No Child Left Behind Act:
Education Actions Needed to Improve Implementation and Evaluation of Supplemental Educational Services
GAO-06-1121T, Sep 21, 2006
The No Child Left Behind Act (NCLBA) requires districts with schools receiving Title I funds that have not met state performance goals for 3 consecutive years to offer low-income students enrolled in these schools supplemental educational services (SES), such as tutoring. This testimony discusses early implementation of SES, including (1) how SES participation changed in recent years; (2) how providers work with districts to deliver services; (3) how states monitor and evaluate SES; and (4) how the Department of Education (Education) monitors and supports SES implementation. This testimony is based on an August 2006 report (GAO-06-758). For this report, GAO used the best available data on participation and obtained more recent information on other SES implementation issues through a state survey and a district survey, as well as visits to four school districts and interviews with providers.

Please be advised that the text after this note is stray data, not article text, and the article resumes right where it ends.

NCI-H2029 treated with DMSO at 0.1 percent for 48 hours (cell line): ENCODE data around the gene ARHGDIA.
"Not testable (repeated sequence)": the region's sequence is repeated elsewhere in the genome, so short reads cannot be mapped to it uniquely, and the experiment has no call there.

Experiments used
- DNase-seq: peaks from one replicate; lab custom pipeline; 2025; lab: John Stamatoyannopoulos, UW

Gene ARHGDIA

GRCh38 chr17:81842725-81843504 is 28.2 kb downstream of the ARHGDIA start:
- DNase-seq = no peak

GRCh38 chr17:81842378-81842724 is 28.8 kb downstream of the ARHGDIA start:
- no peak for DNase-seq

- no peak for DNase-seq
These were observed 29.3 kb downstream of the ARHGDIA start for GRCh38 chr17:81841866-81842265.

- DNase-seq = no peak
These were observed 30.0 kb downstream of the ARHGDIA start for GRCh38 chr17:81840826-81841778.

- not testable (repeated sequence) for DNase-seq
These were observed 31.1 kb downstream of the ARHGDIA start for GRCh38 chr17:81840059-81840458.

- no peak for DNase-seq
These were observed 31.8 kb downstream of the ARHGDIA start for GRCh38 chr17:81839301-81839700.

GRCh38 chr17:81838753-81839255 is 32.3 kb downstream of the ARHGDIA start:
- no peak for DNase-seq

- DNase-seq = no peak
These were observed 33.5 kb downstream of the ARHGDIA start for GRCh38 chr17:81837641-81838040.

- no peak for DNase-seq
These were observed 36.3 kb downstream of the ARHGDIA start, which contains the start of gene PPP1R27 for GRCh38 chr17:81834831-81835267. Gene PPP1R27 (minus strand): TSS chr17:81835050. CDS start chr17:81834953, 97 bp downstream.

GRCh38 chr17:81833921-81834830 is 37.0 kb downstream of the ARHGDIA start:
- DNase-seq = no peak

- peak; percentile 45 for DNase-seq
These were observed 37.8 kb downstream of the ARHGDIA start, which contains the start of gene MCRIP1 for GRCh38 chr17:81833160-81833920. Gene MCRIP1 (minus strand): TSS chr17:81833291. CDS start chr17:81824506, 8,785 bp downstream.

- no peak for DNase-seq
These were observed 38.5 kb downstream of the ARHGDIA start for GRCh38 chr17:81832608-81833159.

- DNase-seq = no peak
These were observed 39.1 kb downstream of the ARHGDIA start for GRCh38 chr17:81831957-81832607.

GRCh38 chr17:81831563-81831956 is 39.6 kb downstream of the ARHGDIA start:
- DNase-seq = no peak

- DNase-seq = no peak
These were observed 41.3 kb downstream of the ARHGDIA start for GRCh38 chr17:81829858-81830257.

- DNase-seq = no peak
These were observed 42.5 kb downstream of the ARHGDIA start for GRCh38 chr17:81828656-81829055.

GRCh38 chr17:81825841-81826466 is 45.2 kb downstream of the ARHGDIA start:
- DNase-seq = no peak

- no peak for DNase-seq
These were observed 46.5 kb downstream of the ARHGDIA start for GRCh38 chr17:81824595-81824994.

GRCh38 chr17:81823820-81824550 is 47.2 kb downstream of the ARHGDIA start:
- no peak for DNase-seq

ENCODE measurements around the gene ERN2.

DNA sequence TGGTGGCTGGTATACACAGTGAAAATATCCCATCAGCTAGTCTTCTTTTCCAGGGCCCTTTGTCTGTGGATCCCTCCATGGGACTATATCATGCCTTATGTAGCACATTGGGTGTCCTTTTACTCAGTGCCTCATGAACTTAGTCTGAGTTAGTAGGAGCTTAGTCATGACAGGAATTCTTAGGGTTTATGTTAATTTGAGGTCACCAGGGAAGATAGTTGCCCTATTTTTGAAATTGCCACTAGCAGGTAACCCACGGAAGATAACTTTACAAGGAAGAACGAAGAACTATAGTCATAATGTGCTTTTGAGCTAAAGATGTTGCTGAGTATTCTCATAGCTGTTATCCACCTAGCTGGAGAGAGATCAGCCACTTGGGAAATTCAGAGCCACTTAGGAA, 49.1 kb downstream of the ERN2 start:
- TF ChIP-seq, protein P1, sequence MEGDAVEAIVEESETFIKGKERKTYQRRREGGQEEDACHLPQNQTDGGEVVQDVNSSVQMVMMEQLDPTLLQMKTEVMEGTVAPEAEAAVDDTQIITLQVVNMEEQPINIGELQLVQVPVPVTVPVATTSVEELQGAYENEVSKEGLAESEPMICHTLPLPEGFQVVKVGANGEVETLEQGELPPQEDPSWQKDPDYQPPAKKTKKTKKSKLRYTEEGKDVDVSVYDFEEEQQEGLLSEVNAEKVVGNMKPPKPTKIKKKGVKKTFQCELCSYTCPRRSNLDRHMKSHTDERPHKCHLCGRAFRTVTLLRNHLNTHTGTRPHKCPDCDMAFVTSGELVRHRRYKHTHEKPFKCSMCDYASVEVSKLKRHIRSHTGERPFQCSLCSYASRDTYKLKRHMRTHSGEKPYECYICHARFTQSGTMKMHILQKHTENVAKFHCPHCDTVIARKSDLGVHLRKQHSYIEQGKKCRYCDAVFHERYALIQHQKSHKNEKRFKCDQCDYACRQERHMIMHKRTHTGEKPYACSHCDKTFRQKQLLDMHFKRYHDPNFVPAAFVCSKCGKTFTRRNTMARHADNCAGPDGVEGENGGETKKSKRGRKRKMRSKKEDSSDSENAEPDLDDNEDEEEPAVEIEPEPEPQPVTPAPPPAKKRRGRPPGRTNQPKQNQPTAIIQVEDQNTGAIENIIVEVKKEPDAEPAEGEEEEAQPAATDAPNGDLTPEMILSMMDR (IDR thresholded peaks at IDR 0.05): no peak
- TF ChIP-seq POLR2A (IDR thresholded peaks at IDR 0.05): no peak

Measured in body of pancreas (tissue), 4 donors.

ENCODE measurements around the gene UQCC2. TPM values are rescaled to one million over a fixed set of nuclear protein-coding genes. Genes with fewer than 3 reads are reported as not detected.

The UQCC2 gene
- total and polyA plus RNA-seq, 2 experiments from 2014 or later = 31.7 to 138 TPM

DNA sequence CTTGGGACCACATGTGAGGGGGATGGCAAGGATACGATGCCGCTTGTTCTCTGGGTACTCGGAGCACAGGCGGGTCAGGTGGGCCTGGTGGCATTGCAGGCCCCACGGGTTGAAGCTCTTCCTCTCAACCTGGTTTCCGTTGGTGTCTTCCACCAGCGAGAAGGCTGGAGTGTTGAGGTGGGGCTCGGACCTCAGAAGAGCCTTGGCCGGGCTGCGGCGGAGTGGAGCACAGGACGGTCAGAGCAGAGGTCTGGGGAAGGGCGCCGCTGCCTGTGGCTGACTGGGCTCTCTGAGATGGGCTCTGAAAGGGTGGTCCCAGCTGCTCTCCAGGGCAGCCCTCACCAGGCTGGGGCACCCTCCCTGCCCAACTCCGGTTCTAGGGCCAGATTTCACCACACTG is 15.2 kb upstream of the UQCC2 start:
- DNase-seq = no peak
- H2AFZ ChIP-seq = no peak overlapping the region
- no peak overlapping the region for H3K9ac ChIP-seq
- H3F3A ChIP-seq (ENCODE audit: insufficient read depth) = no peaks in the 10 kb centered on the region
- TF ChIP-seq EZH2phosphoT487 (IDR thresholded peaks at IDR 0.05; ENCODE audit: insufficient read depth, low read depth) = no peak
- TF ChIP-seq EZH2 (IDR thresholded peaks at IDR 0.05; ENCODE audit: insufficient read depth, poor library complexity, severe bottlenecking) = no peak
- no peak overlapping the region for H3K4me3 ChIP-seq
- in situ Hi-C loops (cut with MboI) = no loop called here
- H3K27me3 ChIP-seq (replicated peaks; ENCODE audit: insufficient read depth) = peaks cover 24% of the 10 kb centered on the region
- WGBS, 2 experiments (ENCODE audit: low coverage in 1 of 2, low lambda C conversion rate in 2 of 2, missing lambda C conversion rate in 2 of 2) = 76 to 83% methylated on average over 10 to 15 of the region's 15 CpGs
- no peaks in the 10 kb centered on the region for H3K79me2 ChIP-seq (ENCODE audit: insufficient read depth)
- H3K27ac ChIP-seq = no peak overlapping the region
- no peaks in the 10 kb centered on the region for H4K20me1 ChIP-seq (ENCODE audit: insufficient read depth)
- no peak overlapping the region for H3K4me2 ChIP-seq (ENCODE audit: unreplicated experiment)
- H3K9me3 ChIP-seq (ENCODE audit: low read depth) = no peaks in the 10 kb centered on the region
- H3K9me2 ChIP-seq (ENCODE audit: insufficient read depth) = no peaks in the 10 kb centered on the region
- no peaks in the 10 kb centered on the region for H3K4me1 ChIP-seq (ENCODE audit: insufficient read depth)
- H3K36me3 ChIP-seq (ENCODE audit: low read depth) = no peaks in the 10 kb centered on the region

SES participation increased from 12 to 19 percent between school years 2003-2004 and 2004-2005. Most students receiving services were among the lower-achieving students in school. District actions to increase participation have included greater efforts to notify parents and offering services on school campuses and at various times. However, timely and effective notification of parents remains a challenge, as well as attracting providers to serve certain areas and students, such as rural districts or students with disabilities. SES providers took steps to align their curriculum with district instruction and communicate with teachers and parents, though the extent of their efforts varied. For example, providers reported their efforts to communicate with the teachers of participating students, but some providers did not have any contact with teachers in about 40 percent of districts. Both providers and district officials experienced challenges related to contracting and coordination of service delivery. In part because SES is often delivered in school facilities, providers and officials in the districts and schools GAO visited reported that involvement of school administrators and teachers can improve SES delivery. State monitoring of district and provider efforts to implement SES had been limited in past years; however, more states reported conducting on-site reviews and other monitoring activities during 2005-2006. Districts have also increased their oversight role. While oversight has increased, many states struggle with how to evaluate whether SES providers are improving student achievement. While a few states have completed evaluations, none provides a conclusive assessment of SES providers' effect on student academic achievement. Education conducts SES monitoring in part through policy oversight and compliance reviews of states and districts, and provides SES support through written guidance, grants, and technical assistance. Education monitoring found uneven implementation and compliance with SES provisions, and states and districts reported needing SES policy clarification and assistance in certain areas. For example, 85 percent of states reported needing assistance with methods for evaluating SES. Many states also voiced interest in Education's pilot programs that increase SES flexibility, including the recently expanded pilot allowing certain districts identified as in need of improvement to act as providers.